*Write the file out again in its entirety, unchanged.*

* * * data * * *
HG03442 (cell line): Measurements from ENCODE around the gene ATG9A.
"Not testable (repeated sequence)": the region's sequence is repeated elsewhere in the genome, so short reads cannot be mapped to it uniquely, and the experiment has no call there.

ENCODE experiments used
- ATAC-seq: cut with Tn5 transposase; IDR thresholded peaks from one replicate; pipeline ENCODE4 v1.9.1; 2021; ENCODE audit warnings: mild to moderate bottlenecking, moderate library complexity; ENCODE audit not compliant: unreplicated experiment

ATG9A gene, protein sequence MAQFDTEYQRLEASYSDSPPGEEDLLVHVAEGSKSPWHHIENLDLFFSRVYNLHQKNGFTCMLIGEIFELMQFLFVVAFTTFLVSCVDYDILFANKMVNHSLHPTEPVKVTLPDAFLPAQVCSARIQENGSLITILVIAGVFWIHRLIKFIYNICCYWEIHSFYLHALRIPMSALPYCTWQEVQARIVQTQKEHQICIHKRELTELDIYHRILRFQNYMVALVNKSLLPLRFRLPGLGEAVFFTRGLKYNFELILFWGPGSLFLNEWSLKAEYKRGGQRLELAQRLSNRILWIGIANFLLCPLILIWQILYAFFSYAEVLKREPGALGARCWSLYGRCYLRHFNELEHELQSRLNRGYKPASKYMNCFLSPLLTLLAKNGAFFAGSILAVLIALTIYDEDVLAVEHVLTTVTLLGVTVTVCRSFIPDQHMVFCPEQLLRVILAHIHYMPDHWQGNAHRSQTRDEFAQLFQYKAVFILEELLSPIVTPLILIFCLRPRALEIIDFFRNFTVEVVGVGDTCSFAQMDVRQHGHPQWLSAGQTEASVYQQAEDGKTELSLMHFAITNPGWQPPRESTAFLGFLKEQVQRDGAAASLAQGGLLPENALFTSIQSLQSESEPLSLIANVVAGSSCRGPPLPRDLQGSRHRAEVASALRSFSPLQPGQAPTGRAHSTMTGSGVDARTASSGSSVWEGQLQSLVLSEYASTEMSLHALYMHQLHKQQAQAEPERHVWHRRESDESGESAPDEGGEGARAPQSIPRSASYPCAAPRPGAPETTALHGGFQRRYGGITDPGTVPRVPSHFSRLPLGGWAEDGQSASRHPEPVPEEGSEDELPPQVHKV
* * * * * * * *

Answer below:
HG03442 (cell line): Measurements from ENCODE around the gene ATG9A.
"Not testable (repeated sequence)": the region's sequence is repeated elsewhere in the genome, so short reads cannot be mapped to it uniquely, and the experiment has no call there.

ENCODE experiments used
- ATAC-seq: cut with Tn5 transposase; IDR thresholded peaks from one replicate; pipeline ENCODE4 v1.9.1; 2021; ENCODE audit warnings: mild to moderate bottlenecking, moderate library complexity; ENCODE audit not compliant: unreplicated experiment

ATG9A gene, protein sequence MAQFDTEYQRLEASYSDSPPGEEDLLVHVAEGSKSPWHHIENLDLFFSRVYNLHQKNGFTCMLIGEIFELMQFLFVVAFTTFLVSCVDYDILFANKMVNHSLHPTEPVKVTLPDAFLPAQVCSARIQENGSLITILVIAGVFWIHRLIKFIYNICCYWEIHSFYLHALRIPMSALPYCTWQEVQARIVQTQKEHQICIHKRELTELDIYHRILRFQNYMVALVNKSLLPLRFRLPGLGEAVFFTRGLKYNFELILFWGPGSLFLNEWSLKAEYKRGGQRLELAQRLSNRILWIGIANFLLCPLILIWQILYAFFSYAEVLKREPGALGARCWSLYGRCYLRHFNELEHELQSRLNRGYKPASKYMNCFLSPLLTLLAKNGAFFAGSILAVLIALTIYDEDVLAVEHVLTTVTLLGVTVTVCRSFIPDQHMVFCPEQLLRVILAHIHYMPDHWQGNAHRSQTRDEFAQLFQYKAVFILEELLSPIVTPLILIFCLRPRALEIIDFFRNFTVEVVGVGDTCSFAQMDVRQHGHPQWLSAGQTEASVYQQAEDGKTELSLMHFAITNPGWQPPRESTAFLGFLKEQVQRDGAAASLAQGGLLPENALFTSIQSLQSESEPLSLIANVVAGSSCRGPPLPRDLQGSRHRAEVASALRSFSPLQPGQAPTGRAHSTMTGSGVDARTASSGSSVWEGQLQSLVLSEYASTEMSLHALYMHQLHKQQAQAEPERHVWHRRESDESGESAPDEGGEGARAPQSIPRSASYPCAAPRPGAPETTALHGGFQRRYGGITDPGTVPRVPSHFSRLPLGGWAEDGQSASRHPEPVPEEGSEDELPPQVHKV